(The indeterminates here are not the complete homogeneous symmetric polynomials .)

Then

and, either from the e.g.f. or using the raising op

And consistently, gives

]]>

.

A generating function for this matrix is

with .

If , then also

,

where is a binomial Sheffer sequence of polynomials.

Then in this particular case,

and so is the product of an upper triangular Toeplitz matrix of divided-powers in , whose rows are the shifted summands of the Taylor series for , and the Sheffer polynomial summand matrix in . For example, these are the 4 by 4 submatrices:

.

By inspection,

where , the e.g.f. for the k-th column of the Sheffer matrix.

Revisiting the Lie infinigens of previous posts, we have, for and ,

,

and, consistently,

.

The trace for the general matrix,

with , appears in several guises (see the earlier post The Lagrange Reversion Theorem and the Lagrange Inversion Formula), changing colors but maintaining the same basic form, in related but distinct formulations for compositional inversion and, therefore, pops up in the analyses of formal group laws; antipodes for Hopf algebras; combinatorics of forests of tree graphs; convex polytopes; moduli spaces of marked discs and punctured Riemann spheres; Feynman graphs for quantum fields; solutions of nonlinear PDEs, such as the inviscid Burgers’ equation; Hirzebruch genera; and umbral, or finite operator, calculus.

]]>Equation a) on page 80 of his paper leads to an umbral generating formula for the related Jack symmetric polynomials (JSP)

,

where is to be regarded as a regular variable until the expression is reduced to monomials at which time it is to be evaluated as with , essentially the row polynomials of A094638 comprised of the Stirling numbers of the first kind. For example,

,

where the polynomial has been expressed in the symmetric monomial polynomials (SMP), easily extended to an indefinite number of variables. The factors multplying the SMPs are the multinomial coefficients of A036038 and remain independent of the number of variables. Each summand of an SMP has the same configuration of exponents and subscripts, allowing the products of to be easily determined and factored out after the umbral evaluation.

Similarly, umbral reduction of transforms into the partitions of A248120.

“MOPS: Multivariate orthogonal polynomials (symbolically)” by Dumitriu, Edelman, and Shuman contain examples for the third and fourth JSPs, but the third has the coefficients erroneously transposed for the factorial.

Using the operator identities in A094638, a Rodriques-like generator for the JSPs can be devised.

,

so

,

and, with ,

,

with treated as independent of with respect to the derivations and, after being passed unscathed to the left of all derivations, is finally evaluated as .

Then, with ,

.

This may be generalized just as the Laguerre polynomials are to the associated Laguerre polynomials by conjugating with rather than .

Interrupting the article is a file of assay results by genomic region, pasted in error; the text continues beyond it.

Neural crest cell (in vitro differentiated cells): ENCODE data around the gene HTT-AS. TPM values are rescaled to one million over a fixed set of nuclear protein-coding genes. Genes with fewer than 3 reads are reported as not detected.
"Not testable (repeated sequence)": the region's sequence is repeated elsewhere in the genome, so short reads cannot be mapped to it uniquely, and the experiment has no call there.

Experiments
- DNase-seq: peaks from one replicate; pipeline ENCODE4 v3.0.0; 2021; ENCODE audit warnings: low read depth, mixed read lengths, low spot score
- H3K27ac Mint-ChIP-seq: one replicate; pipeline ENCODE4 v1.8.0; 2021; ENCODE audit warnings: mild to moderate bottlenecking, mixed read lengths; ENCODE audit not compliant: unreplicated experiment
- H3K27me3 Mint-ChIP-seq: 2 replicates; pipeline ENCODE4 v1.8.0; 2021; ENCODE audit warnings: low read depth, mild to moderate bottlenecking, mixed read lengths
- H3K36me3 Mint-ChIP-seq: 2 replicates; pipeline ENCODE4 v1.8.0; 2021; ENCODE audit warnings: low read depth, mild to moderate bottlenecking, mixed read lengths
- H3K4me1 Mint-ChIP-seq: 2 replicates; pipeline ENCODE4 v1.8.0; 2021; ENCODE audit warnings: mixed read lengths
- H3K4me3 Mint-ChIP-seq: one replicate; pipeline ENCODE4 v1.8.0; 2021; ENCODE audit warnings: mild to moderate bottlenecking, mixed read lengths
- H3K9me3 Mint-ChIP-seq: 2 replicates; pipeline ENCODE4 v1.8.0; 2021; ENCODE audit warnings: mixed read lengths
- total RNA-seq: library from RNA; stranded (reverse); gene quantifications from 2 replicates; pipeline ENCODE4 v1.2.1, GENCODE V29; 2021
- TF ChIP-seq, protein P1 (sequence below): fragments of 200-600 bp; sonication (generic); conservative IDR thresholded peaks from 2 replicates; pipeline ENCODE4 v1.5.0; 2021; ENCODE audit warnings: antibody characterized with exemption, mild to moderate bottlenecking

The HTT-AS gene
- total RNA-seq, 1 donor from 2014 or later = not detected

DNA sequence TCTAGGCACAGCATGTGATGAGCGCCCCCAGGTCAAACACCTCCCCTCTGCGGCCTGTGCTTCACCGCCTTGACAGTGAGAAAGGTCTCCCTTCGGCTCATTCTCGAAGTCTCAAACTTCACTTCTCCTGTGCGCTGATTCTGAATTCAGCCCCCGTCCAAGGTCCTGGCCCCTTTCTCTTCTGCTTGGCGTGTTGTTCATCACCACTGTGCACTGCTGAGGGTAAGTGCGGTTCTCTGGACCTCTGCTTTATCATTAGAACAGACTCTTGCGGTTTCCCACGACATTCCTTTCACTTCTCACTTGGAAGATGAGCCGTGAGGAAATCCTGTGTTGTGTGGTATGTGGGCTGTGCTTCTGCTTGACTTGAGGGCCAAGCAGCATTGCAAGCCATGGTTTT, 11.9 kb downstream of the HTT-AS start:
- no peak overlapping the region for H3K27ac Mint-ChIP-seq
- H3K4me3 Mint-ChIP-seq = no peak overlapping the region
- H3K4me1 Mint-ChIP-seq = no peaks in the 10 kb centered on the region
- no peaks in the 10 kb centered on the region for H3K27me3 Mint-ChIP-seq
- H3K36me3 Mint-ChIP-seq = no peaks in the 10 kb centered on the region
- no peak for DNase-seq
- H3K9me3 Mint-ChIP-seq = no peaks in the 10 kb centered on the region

A generating function for the full set of JSPs is

.

This can be evaluated by noting, with

and ,

that

.

Then, for and , the operation reduces to

.

Then the generator gives, since ultimately ,

,

or

.

You can use the generalized Leibnitz formula to relate this back to the multinomial coefficients:

,

where acts as only on .

The e.g.f. is naturally consistent with the e.g.f. for A094638, which with a change of notation is

,

and is an e.g.f. for plane m-ary trees with , so

.

Therefore, the discussions in A134264 and the Hirzebruch criterion post below on repeated exponentiaton of an e.g.f., binomial convolutions, and umbral substitution apply to these calculations when , giving connections among the OEIS entries cited at the top here and the multinomial coefficients.

Taking the log of the e.g.f. gives a relation between the symetric power sum polynomials / functions of the variables / indeterminates and the cumulants formed from the JSPs through A127671, or A263634.

Added 12/4/2016:

There are several other op reps for the JSPs.

,

so another rep is

,

,

where is the Kummer confluent hypergeometric function (see also earlier posts) and by definition . The reader can use the series expansion for the Kummer function in terms of rising factorials, the transformation , and the Chu-Vandermonde identity to confirm that

.

Added Dec 11, 2016:

Note that are the row polynomials of reversed, unsigned http://oeis.org/A049444 and reversed http://oeis.org/A143491.

]]>**Prelude on Two Threads**

Last month (Sept. 2014) the workshop New Geometric Structures in Scattering Amplitudes was hosted by CMI with the following partial overview:

“*Recently, remarkable mathematical structures have emerged in the study of scattering amplitudes, revealing deep links to algebraic geometry, arithmetic and combinatorics. There have been many exciting dual representations of amplitudes including*

*polytopes, twistor diagrams and the positive grassmannian leading to the concept of the amplituhedron,**polylogs, multizeta values and multiloop integrals,**…*